Last week, Catholic Cardinal Tarcisio Bertone urged Catholics to not read “The Da Vinci Code,” saying it was full of “cheap lies” and that it aims to “discredit the Church and its history.” Cardinal Bertone is a close friend and advisor to the Pope.
Now, I’ve read “The Da Vinci Code.” Maybe it’s because I’m not Catholic, but I didn’t see what the big deal was. It was OK, but nothing to write home about. I’ve read a couple other Biblicly-themed thrillers (Richard Ben Sapir’s “The Body” and Warren Murphy’s “Quest,” to name a couple ones I particularly enjoyed), but I didn’t see the big deal.
But if Cardinal Bertone wants to extend his authority from Catholic theology to literary criticism, I suggest he turn his gaze first to his own organization’s primary publication — the Bible. There are a few things in there that could use a little attention and clarification, if not outright correction.
(Author’s note: at this point, this piece could very well veer into Catholic-bashing, and even general Christian-bashing. In fact, it most likely will. With that in mind, I’m going to stuff it in the extended section, so readers who would rather not see it can easily avoid it.)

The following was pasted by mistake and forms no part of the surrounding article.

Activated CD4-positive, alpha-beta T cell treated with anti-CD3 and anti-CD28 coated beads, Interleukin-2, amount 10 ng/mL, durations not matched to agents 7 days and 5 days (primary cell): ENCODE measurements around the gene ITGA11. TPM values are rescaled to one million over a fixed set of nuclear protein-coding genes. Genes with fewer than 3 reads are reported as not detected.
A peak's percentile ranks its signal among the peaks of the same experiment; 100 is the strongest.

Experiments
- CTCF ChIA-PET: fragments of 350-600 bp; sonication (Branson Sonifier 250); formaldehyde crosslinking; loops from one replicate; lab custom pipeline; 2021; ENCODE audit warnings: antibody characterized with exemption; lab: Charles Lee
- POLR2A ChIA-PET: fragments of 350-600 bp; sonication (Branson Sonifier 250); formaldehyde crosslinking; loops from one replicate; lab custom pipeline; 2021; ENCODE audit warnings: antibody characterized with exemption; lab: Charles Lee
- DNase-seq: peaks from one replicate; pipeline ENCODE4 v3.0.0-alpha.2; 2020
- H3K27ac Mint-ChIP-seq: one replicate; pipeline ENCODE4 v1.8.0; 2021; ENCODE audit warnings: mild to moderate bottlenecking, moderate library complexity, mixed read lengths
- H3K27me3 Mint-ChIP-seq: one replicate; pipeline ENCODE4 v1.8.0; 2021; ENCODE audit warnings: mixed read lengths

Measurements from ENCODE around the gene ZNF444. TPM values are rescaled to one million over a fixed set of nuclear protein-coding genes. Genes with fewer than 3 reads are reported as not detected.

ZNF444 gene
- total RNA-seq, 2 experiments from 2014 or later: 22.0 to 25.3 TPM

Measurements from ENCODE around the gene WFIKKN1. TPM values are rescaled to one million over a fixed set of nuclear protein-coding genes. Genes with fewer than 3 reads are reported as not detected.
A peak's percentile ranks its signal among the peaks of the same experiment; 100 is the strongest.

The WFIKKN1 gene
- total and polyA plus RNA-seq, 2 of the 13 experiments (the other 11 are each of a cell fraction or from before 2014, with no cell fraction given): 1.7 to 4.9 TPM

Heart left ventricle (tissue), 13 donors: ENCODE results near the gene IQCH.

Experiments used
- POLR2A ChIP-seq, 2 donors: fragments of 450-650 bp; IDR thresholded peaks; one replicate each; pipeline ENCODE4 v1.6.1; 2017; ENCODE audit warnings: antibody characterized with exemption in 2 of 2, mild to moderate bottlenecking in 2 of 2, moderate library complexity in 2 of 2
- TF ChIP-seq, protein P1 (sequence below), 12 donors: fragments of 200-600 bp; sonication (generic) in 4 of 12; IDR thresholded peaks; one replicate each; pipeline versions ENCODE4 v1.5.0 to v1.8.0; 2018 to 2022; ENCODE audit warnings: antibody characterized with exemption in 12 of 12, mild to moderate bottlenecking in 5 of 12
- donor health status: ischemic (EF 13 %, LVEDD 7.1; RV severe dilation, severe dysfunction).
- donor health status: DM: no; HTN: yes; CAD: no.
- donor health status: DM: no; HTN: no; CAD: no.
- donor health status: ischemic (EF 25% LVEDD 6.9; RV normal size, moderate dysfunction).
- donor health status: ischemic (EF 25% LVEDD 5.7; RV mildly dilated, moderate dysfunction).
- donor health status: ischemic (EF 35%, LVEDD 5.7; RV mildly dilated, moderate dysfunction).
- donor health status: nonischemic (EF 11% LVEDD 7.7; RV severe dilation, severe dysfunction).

First off, Cardinal, let’s look at the Book of Exodus. In particular, Exodus 22:18: “Thou shalt not suffer a witch to live.” Later scholars have pretty much agreed that “witch” was a mistranslation; it should have been “poisoner.” Now, killing poisoners is something most of us can agree on. But would you care to retract that, and issue some kind of apology or pardon for all those “witches” who have been tortured or killed over the centuries in the name of this verse? I think the only people who would be upset would be a few merchants in Salem, Massachusetts, who make a good living off the city’s historical witch trials.
Secondly, let’s look at the Song of Songs (also known as the Song Of Solomon). Chapter 7, Verse 2 reads “Your navel is a rounded bowl that never lacks mixed wine. Your belly is a heap of wheat, encircled with lilies.”
Now, I’ve read that in ancient Hebrew, vowels were omitted from written versions. And further, the words for “navel” and “vagina” are indistinguishable when written, as they differ only in their vowels. Which body part do you think is more likely to referred to by a lover as “a rounded bowl that never lacks mixed wine?” I tell ya, if MY lover had a navel that produced liquids, I’d rush her to the hospital.
Finally, Cardinal, let’s look at the New Testament. Both the Gospels of Matthew and Luke give the lineage of Jesus (Matthew 1:1-16, Luke 3:23-38). Matthew traces Jesus from Joseph through King David back to Abraham, while Luke goes all the way back to Adam. But here’s the odd part: in the middle, they don’t agree. (PDF of Excel spreadsheet Download file“>here.) Which is correct, or somehow are they both correct?
Cardinal, when you can answer these questions about your own book, then I’ll listen to your criticisms of others — especially since “The Da Vinci Code” is labeled as fiction, while yours is plugged as “the infallible word of God.”